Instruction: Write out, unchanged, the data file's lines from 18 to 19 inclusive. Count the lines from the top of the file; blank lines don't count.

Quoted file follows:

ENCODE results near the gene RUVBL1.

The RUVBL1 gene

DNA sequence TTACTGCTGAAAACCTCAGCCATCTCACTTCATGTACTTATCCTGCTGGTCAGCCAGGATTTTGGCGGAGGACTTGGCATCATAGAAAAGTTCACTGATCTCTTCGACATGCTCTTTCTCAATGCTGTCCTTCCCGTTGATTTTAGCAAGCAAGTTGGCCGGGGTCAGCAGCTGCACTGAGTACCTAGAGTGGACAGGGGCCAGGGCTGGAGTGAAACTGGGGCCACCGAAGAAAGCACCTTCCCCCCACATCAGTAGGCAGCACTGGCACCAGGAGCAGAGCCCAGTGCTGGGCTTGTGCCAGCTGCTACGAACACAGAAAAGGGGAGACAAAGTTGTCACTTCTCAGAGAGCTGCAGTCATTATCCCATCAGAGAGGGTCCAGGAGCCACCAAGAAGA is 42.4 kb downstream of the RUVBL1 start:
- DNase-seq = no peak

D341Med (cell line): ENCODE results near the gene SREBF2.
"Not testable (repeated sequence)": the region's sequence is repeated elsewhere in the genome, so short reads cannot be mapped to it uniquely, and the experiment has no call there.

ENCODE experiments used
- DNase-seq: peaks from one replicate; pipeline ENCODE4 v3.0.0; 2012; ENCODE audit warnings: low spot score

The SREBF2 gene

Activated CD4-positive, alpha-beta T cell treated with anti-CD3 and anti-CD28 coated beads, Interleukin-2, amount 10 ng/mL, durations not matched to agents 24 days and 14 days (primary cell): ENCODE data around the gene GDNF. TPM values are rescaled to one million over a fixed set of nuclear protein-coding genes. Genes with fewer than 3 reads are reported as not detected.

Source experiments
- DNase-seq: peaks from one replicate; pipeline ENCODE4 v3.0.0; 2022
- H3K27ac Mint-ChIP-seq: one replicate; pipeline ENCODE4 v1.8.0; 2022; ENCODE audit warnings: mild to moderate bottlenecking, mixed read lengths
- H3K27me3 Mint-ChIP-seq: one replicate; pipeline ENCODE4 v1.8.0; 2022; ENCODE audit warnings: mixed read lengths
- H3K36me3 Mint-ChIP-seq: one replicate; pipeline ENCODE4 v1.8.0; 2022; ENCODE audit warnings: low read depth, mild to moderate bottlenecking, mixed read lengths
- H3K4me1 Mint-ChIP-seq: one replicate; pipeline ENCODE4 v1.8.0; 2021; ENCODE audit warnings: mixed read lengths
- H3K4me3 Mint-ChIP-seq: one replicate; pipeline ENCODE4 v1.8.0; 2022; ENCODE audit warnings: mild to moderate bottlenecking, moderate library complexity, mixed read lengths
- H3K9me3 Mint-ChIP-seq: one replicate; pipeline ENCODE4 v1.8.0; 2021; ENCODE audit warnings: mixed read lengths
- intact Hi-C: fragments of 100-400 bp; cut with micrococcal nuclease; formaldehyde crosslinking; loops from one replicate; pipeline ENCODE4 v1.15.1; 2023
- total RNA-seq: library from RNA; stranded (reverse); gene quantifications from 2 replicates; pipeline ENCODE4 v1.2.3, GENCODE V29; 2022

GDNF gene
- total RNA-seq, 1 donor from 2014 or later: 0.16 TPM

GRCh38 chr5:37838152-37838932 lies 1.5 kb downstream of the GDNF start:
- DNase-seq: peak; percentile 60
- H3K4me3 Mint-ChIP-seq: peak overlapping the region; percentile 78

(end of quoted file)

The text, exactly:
- H3K9me3 Mint-ChIP-seq: one replicate; pipeline ENCODE4 v1.8.0; 2021; ENCODE audit warnings: mixed read lengths
- intact Hi-C: fragments of 100-400 bp; cut with micrococcal nuclease; formaldehyde crosslinking; loops from one replicate; pipeline ENCODE4 v1.15.1; 2023